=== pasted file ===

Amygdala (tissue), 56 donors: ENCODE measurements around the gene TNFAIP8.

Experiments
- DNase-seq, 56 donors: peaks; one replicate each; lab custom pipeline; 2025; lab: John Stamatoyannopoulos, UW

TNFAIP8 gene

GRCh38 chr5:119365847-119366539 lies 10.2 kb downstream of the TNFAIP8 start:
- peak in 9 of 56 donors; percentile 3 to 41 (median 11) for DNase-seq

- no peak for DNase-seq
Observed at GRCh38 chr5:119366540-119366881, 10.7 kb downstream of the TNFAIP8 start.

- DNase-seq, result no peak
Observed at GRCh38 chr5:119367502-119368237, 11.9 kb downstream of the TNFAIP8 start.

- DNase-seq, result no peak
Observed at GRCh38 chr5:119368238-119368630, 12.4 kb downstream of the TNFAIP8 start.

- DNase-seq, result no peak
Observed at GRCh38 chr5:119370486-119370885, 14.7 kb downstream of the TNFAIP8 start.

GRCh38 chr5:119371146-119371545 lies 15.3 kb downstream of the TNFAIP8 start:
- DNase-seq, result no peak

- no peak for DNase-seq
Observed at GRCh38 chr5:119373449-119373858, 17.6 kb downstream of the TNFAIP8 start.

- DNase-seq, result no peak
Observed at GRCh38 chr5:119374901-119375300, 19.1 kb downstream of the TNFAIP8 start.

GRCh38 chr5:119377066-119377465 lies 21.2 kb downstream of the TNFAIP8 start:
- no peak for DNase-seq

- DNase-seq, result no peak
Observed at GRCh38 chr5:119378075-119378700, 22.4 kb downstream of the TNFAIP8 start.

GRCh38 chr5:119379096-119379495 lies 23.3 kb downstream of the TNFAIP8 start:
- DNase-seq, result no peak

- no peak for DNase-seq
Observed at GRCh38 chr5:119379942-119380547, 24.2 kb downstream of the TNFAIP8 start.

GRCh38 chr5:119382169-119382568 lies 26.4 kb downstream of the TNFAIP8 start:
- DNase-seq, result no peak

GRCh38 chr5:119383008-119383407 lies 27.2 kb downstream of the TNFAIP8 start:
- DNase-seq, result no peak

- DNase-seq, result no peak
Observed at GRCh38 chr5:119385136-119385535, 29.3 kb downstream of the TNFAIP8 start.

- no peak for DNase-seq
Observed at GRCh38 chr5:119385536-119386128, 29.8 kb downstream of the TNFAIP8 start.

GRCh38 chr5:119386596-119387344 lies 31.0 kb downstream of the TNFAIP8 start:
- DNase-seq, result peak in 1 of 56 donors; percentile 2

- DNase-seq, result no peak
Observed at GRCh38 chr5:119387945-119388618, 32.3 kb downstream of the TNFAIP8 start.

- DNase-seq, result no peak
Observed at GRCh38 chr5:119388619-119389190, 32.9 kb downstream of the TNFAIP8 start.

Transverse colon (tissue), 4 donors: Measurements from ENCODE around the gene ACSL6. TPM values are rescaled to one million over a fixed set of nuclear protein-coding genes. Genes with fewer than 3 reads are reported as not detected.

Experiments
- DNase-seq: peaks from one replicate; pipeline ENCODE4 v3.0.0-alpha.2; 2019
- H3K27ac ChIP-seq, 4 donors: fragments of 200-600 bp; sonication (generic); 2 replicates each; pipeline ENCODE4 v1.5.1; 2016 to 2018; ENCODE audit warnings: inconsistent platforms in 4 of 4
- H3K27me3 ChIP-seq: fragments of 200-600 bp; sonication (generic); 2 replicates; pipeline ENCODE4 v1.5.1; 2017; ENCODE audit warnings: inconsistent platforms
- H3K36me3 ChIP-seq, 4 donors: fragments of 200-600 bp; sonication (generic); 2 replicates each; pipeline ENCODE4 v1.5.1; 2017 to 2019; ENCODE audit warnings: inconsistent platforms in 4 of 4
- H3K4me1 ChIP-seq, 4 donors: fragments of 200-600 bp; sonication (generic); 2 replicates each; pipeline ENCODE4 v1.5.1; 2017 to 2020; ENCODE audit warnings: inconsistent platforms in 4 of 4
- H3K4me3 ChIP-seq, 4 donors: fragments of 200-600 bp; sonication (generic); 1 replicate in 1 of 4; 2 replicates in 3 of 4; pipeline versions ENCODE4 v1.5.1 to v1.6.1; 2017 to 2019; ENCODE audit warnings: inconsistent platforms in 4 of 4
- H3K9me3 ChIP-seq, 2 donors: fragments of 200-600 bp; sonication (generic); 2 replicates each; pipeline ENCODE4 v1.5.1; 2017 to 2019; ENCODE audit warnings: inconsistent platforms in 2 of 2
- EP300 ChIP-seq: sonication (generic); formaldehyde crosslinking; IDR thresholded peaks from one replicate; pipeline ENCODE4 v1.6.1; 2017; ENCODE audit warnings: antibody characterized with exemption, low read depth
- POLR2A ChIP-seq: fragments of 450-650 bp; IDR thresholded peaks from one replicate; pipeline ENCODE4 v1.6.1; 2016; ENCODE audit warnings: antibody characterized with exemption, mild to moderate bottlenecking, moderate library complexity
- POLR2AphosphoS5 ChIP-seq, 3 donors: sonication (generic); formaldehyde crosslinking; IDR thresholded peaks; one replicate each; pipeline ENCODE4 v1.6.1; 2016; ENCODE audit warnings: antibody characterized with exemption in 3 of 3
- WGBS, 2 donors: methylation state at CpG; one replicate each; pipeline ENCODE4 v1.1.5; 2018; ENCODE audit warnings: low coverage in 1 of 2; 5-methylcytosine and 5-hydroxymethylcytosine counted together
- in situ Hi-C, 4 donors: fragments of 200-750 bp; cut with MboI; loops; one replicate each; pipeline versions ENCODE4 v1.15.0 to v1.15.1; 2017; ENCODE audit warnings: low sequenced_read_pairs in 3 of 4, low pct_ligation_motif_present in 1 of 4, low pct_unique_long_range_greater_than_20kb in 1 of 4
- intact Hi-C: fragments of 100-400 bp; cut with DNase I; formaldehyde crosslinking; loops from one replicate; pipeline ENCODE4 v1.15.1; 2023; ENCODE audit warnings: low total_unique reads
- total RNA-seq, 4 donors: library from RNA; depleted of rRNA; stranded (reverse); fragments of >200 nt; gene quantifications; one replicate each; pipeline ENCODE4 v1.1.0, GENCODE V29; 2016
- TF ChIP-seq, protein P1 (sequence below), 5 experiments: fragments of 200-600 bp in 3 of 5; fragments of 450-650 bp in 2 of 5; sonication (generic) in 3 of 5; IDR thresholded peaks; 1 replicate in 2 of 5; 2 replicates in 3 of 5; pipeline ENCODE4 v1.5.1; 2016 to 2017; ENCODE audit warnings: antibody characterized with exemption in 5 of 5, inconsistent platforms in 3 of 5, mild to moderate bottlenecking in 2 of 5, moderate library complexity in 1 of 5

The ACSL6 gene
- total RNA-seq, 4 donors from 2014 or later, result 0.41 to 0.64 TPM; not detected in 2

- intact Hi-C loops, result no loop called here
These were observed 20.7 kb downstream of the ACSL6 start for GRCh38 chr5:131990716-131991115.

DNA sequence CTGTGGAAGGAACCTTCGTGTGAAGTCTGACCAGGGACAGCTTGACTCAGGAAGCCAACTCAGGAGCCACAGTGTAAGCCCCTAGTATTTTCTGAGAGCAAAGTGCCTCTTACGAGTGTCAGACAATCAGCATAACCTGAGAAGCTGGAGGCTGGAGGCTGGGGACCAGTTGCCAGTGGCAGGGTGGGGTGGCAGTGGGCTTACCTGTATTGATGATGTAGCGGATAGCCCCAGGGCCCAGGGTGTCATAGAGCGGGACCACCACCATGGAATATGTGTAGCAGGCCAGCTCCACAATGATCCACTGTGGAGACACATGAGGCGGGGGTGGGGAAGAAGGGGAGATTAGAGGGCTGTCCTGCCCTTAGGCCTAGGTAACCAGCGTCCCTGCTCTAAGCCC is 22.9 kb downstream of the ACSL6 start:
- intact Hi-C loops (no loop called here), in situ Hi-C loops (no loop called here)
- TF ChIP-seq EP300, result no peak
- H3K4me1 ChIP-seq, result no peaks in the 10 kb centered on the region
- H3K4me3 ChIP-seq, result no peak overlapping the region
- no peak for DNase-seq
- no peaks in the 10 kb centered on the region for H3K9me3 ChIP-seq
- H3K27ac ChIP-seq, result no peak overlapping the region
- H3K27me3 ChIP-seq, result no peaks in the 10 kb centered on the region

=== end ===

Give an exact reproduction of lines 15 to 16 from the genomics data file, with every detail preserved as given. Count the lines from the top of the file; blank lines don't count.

GRCh38 chr5:119371146-119371545 lies 15.3 kb downstream of the TNFAIP8 start:
- DNase-seq, result no peak